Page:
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Nicotine, stress and exercise in your teens: Health Mantras

From the amount of nicotine in your e-cig to the importance of sexual well-being as your grow oldersix ways to get healthier, starting today

Flavoring, other additives increase cigarettes’ addictiveness

And you thought that it was just the nicotine in your cigarettes that is addictive! Ingredients that help enhance the appeal of “light" and “low-tar" cigarettes may contribute to the addictiveness of smoking, a study suggests. Researchers scoured more than 7 million tobacco industry documents to see how additives known as pyrazines were being used and found these ingredients were introduced after consumers in the 1960s rejected the first “low-tar" cigarettes as being flavorless. Pyrazines may also stimulate pleasant senses of smell, taste or vision, as mentioned in the report.

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For seniors, sexual activity is linked to higher quality of life

Ageing is one of the constant research areas for scientists for quite some time now. And while the effects of ageing are closely monitored, the sexual wellbeing in older adults gets somewhat lesser attention. Older adults who value sexual activity and engage in it have better social lives and psychological well-being, according to a small study conducted at Heriot-Watt University in Edinburgh and published in the journal Age and Ageing.

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Being a perfectionist may stress you out!

Give that work-related anxiety a break. According to a study, perfectionists who constantly worry about making mistakes and letting others down may sabotage their success at work, and even develop health problems. Researchers, however, said that perfectionism is not all bad. One aspect of perfectionism called “perfectionistic strivings" involves the setting of high personal standards and working toward those goals in a pro-active manner. The dark side of perfectionism, called “perfectionistic concerns," can be more detrimental when people constantly worry about making mistakes, letting others down, or not measuring up to their own impossibly high standards.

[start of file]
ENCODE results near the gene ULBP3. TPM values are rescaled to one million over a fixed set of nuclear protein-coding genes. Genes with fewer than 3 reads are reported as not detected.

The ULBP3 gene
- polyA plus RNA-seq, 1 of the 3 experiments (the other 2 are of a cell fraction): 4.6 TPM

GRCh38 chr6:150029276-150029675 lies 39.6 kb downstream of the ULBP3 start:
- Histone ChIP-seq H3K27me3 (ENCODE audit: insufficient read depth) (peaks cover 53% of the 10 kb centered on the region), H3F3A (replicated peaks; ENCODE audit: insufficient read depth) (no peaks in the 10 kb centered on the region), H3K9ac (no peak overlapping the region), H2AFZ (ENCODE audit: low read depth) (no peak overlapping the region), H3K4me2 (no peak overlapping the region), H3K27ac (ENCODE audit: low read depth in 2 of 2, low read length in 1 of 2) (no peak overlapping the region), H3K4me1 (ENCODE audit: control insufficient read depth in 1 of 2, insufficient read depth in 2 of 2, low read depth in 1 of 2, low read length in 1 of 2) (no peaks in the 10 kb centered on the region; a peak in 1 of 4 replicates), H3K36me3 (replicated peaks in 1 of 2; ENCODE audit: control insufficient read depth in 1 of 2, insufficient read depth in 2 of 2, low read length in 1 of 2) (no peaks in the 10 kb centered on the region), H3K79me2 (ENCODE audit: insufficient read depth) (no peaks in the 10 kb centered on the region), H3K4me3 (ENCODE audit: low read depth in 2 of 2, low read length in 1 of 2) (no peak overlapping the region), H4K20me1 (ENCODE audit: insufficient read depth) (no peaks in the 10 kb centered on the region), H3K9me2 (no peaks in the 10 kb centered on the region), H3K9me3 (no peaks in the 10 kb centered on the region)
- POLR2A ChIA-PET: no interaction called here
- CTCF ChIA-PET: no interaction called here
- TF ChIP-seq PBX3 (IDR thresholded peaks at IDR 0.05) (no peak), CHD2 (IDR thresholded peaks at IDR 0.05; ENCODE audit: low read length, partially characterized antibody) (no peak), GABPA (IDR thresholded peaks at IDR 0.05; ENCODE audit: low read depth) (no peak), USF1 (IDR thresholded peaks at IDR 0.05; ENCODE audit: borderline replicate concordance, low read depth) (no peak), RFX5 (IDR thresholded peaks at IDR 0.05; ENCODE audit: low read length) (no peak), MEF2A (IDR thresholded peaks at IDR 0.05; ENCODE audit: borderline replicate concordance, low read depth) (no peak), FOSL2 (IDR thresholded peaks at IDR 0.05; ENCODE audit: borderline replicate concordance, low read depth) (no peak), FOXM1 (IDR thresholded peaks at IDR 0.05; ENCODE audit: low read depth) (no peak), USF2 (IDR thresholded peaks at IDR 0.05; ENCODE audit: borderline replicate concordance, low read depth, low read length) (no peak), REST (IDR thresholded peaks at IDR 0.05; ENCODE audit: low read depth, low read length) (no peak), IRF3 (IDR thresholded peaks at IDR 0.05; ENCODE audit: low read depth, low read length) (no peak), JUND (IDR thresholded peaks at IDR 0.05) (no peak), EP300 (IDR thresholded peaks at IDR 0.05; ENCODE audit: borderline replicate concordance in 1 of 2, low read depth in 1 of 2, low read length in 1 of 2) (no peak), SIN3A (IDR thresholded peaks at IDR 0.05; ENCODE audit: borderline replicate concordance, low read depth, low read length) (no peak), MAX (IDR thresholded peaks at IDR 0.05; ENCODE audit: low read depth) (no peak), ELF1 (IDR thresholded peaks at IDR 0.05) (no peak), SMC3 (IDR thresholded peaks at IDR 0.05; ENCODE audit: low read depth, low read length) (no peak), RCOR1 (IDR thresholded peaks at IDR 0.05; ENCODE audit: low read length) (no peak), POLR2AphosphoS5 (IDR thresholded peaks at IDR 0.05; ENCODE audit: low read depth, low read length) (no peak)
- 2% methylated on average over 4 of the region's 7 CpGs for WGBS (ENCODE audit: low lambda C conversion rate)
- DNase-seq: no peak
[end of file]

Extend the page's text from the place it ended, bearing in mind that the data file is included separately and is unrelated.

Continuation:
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More research links sedentary time to diabetes

People who are inactive for hours on end each day may be more likely to develop diabetes than people who spend more time moving around, a study confirms. Researchers gave accelerometers to about 2,000 people to track their movements during waking hours for one week. Five years later, compared to people who were sedentary for less than six hours at the start of the study, those who had been inactive for at least 10 hours a day had almost four times higher odds of being diabetic.

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New model predicts amount of nicotine emitted from e-cigs

Electronic cigarettes have been hailed as the safer alternate for cigarettes. And now researchers have developed the first ever, evidence-based model that can predict with up to 90% accuracy the amount of nicotine emitted by an electronic cigarette. Virginia Commonwealth University Massey Cancer Center researchers have developed a mathematical model to determine how much nicotine was emitted from the devices as the device voltage and the nicotine liquid concentration were increased and the user puff duration was extended. The model predicted that higher voltage e-cigarette devices paired with high-concentration nicotine liquids could emit greater levels of the addictive substance than those of a traditional tobacco cigarette, depending on user puff duration.

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Exercise during teens reaps long-term benefits for women, study shows

Playing team sports and exercising during adolescence can have long-lasting benefits for women and may even reduce their risk of dying from cancer and other causes later in life. Researchers who analyzed how often women exercised while in their teens found that being active for just 1.3 hours a week had a positive impact as they got older.

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Compiled by Pooja Chaturvedi

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